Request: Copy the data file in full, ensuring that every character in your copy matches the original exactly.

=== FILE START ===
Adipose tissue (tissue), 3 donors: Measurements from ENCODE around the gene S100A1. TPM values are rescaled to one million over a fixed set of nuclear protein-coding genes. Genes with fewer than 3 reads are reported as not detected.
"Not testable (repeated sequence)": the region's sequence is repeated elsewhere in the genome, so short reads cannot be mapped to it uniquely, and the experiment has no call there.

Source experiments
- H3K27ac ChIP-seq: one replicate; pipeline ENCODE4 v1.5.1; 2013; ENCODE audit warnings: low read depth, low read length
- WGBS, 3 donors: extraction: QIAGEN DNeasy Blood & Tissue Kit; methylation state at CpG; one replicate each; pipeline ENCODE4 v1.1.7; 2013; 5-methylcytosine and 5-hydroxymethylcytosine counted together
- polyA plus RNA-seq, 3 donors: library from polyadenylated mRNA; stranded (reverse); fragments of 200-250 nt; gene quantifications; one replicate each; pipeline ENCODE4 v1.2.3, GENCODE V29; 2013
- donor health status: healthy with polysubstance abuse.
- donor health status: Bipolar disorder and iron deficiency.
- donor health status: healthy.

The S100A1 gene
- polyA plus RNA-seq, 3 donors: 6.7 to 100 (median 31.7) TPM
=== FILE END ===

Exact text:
Adipose tissue (tissue), 3 donors: Measurements from ENCODE around the gene S100A1. TPM values are rescaled to one million over a fixed set of nuclear protein-coding genes. Genes with fewer than 3 reads are reported as not detected.
"Not testable (repeated sequence)": the region's sequence is repeated elsewhere in the genome, so short reads cannot be mapped to it uniquely, and the experiment has no call there.

Source experiments
- H3K27ac ChIP-seq: one replicate; pipeline ENCODE4 v1.5.1; 2013; ENCODE audit warnings: low read depth, low read length
- WGBS, 3 donors: extraction: QIAGEN DNeasy Blood & Tissue Kit; methylation state at CpG; one replicate each; pipeline ENCODE4 v1.1.7; 2013; 5-methylcytosine and 5-hydroxymethylcytosine counted together
- polyA plus RNA-seq, 3 donors: library from polyadenylated mRNA; stranded (reverse); fragments of 200-250 nt; gene quantifications; one replicate each; pipeline ENCODE4 v1.2.3, GENCODE V29; 2013
- donor health status: healthy with polysubstance abuse.
- donor health status: Bipolar disorder and iron deficiency.
- donor health status: healthy.

The S100A1 gene
- polyA plus RNA-seq, 3 donors: 6.7 to 100 (median 31.7) TPM